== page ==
The historical-political framework of reference will be provided in the first lectures of the course. However, for a general overview of the main developments of contemporary East Asia, we recommend reading one – or more – of these books:

  • Antonio Fiori (2010). L’Asia orientale: Dal 1945 ai giorni nostri. (Bologna: Il Mulino).
  • Alice Lyman Miller and Richard Wich (2011). Becoming Asia: Change and Continuity in Asian International Relations Since World War II. (Stanford: Stanford University Press).
  • Timothy C. Lim (2014). Politics in East Asia: Explaining Change and Continuity. (Boulder: Lynne Rienner).

For e general overview of the issues and processes related to media, communication and popular culture in East Asia we recommend the following books:

  • Daniel Black, Olivia Khoo and Koichi Iwabuchi (2016). Contemporary Culture and Media in Asia. (Lanham: Rowman & Littlefield).
  • Koichi Iwabuchi, Eva Tsai and Chris Berry (2017). Routledge Handbook of East Asian Popular Culture. (Abingdon: Routledge).
  • Nobuko Kawashima and Hye-Kyung Lee (2018). Asian Cultural Flows: Cultural Policies, Creative Industries and Media Consumers. (Singapore: Springer).

The recommended readings are not mandatory, but they represent an important resource to familiarize with the history, politics and media and communication landscape of East Asia.

Teaching methods

The course will be a mix of lectures, class discussions, presentations, short videos and other audio-visual materials. The active participation of students is a key component of the course and will be part of the final evaluation.

Due to the restrictions imposed by the health emergency, the professor will be in the designated classroom for teaching. Students will take turns in the classroom according to a shift schedule that is currently being defined (more detailed information about the scheme and the mode of access to the classroom will be provided later). It will always be possible to connect remotely and follow live streaming of classroom lessons through the TEAMS platform. Lectures will not be recorded.

ATTENTION: Given the unpredictability of the emergency situation, and since this overview is published in July 2021, it is possible that the teaching mode will change in the upcoming months. In this case, timely communication will be given by updating this program, as well as through notices published on the institutional channels: the faculty page, the website of the INCOM Degree Course and on the official Facebook page.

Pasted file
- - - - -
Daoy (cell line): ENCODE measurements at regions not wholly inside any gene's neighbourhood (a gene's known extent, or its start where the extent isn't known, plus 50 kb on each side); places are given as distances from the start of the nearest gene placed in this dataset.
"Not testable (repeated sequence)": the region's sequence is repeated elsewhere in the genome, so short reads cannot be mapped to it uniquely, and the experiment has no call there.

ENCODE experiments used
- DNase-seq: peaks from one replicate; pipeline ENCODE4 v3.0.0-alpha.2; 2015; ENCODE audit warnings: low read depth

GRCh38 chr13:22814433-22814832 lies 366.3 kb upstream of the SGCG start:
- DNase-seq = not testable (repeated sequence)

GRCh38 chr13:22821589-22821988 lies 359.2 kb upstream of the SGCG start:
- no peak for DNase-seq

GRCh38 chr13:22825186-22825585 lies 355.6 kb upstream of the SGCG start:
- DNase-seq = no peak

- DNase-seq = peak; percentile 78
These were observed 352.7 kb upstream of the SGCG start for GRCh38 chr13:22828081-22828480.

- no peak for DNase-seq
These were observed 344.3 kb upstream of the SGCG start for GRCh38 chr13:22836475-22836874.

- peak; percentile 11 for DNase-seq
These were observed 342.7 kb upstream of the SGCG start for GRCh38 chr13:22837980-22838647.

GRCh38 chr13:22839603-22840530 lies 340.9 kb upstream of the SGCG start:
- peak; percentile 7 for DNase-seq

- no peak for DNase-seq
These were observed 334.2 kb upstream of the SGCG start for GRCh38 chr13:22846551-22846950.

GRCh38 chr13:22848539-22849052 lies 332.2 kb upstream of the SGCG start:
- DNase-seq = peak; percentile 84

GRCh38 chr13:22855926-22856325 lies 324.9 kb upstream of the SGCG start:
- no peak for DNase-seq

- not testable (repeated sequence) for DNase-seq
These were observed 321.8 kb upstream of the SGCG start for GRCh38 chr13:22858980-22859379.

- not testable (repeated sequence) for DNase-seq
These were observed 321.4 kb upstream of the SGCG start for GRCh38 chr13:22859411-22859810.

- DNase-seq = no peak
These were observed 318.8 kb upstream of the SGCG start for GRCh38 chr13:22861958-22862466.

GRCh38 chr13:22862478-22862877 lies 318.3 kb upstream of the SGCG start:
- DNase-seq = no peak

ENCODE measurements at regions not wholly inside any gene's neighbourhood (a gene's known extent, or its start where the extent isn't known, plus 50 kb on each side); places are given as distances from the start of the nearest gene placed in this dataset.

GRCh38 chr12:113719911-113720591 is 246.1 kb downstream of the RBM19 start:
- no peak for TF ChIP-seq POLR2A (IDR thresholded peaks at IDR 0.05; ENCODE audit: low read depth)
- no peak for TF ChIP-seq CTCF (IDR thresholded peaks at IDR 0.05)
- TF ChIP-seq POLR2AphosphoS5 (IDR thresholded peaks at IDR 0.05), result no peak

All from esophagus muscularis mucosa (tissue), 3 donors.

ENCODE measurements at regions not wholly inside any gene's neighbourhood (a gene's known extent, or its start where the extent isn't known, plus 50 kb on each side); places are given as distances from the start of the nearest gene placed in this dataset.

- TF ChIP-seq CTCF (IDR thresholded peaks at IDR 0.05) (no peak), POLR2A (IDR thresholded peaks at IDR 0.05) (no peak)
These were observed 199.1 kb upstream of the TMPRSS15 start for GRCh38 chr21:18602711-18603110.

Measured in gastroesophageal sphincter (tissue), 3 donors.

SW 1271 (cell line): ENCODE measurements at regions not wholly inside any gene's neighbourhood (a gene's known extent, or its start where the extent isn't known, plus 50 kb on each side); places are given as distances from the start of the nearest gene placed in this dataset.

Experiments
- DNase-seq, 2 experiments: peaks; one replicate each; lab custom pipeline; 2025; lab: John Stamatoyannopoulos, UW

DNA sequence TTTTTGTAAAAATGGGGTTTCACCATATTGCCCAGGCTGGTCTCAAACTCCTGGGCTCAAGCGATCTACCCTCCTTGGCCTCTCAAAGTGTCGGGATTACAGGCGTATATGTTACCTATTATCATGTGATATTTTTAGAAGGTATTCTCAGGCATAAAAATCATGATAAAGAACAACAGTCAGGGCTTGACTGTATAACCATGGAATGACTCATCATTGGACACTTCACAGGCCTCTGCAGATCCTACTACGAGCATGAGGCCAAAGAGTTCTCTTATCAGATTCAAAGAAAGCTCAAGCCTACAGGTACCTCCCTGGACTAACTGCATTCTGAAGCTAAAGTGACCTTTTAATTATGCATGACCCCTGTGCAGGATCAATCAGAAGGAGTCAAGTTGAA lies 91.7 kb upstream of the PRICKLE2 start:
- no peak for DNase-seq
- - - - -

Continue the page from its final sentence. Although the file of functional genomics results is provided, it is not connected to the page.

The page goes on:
Assessment methods

Considering the importance of active class participation attendance is strongly recommended.


Class participation + assignment + discussion

In addition to active class participation during the course, attending students will present an assignment on a theme, key concept or issue raised in the course, or related to them (in this case it should be cleared with the professor). The assignment can be a short research paper (3000 words) or a “creative assignment” in non-traditional format: photo essay, video or audio-visual essay, academic poster, brief podcast (other non-traditional format can be used but it should be cleared with the professor in advance). More details about the assignment will be given during the first lecture and will be the object of specific sessions during the course.

The assignment will be discussed together with questions about the topics and issues of the course.


Oral exam

For non-attending students the assessment will take place through oral exam on the topic of all the required readings from the reading list, plus the books: Alice Lyman Miller and Richard Wich Becoming Asia: Change and Continuity in Asian International Relations Since World War II and one chosen between Nobuko Kawashima e Hye-Kyung Lee Asian Cultural Flows: Cultural Policies, Creative Industries and Media Consumers or Koichi Iwabuchi, Eva Tsai and Chris Berry Routledge Handbook of East Asian Popular Culture.

The ability to present key issues and topics regarding East Asian media and communication using a specific language, showing critical awareness and connecting them to the political, social and cultural contexts will result in an excellent evaluation. A purely notional knowledge with little analysis and a correct but not specific language will result in a fair evaluation. An incomplete knowledge or inappropriate language will result in a pass evaluation. Important gaps in key themes and issues, inappropriate language and inability to use key concepts and approaches will result in a negative evaluation.

Teaching tools

Specific readings on the covered topics, slides, images and short videos, audio-visual materials.

Office hours

See the website of Marco Milani